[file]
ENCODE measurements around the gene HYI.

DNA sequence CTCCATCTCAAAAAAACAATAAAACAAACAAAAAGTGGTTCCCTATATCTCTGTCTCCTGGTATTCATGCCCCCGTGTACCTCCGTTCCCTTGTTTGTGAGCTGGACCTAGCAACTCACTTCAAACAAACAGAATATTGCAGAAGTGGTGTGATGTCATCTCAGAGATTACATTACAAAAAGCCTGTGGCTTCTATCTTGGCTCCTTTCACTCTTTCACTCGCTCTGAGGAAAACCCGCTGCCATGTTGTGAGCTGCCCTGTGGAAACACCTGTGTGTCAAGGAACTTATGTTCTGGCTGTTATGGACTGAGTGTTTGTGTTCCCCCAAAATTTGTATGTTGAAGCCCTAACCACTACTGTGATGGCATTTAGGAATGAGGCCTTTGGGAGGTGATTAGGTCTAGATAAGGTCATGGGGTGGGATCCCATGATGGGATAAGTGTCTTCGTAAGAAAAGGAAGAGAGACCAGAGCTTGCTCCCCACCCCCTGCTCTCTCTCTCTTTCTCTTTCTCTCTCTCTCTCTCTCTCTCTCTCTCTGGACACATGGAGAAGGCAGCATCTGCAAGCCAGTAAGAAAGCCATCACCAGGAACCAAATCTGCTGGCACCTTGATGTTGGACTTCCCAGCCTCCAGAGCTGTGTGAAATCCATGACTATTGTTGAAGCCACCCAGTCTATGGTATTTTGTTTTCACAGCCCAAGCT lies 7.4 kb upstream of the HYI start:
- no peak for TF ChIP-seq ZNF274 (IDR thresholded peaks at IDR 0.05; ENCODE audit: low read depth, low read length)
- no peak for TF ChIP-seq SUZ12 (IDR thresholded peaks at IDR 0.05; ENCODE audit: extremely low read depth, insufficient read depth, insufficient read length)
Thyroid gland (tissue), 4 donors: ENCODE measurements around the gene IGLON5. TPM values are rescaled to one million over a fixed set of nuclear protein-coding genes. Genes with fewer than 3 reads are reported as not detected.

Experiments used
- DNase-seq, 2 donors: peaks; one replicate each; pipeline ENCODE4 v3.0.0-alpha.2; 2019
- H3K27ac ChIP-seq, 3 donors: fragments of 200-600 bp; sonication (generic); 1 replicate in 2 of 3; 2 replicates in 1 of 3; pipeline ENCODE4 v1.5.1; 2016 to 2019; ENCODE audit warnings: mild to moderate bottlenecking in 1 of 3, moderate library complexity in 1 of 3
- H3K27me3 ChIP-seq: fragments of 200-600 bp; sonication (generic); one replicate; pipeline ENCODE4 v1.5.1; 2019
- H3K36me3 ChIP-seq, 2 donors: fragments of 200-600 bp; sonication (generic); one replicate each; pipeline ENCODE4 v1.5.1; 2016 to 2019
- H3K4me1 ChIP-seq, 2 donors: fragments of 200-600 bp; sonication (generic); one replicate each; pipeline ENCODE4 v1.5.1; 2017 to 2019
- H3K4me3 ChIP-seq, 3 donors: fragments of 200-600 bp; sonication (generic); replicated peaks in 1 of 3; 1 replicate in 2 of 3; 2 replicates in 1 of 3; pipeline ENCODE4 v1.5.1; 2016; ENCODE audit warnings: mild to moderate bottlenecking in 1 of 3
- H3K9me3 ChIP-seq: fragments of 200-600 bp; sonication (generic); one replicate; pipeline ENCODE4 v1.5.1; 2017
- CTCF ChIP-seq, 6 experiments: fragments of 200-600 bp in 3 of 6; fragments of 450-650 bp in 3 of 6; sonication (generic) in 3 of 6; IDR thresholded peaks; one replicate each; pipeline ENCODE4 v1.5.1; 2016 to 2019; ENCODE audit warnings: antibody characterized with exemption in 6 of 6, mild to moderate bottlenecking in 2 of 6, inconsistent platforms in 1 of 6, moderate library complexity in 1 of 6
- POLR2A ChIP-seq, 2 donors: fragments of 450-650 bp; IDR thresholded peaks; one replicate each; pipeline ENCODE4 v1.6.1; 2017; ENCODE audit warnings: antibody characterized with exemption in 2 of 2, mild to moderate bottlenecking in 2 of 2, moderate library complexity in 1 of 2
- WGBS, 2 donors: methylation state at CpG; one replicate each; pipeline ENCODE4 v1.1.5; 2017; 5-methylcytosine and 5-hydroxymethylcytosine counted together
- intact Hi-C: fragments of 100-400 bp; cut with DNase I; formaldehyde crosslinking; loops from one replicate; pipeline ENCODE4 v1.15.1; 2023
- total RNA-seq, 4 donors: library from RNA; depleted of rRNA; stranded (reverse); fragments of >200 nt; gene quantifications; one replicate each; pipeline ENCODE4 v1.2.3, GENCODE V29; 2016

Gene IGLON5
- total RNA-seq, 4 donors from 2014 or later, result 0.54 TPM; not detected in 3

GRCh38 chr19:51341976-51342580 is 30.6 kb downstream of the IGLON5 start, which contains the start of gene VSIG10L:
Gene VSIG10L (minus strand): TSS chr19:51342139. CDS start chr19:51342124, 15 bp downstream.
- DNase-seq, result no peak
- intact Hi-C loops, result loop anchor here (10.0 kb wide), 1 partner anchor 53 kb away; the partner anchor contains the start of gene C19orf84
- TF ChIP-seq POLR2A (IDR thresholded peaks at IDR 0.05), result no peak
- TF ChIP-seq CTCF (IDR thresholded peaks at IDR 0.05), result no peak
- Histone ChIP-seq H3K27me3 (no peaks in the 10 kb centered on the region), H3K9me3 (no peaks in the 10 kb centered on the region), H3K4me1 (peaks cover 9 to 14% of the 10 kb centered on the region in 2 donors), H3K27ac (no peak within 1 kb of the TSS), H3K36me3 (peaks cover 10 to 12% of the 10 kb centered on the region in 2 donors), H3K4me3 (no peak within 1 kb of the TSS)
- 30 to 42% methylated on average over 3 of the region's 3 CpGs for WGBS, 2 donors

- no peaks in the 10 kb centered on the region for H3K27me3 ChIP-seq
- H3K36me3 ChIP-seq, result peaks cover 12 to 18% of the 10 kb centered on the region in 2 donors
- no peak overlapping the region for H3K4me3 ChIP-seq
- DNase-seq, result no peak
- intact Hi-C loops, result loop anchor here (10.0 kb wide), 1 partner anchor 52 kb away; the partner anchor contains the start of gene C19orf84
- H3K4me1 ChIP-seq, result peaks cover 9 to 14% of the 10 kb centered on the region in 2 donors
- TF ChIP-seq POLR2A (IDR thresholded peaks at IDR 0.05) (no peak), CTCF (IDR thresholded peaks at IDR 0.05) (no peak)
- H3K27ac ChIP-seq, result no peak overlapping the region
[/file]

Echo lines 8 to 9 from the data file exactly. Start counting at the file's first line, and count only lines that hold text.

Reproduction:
- H3K27ac ChIP-seq, 3 donors: fragments of 200-600 bp; sonication (generic); 1 replicate in 2 of 3; 2 replicates in 1 of 3; pipeline ENCODE4 v1.5.1; 2016 to 2019; ENCODE audit warnings: mild to moderate bottlenecking in 1 of 3, moderate library complexity in 1 of 3
- H3K27me3 ChIP-seq: fragments of 200-600 bp; sonication (generic); one replicate; pipeline ENCODE4 v1.5.1; 2019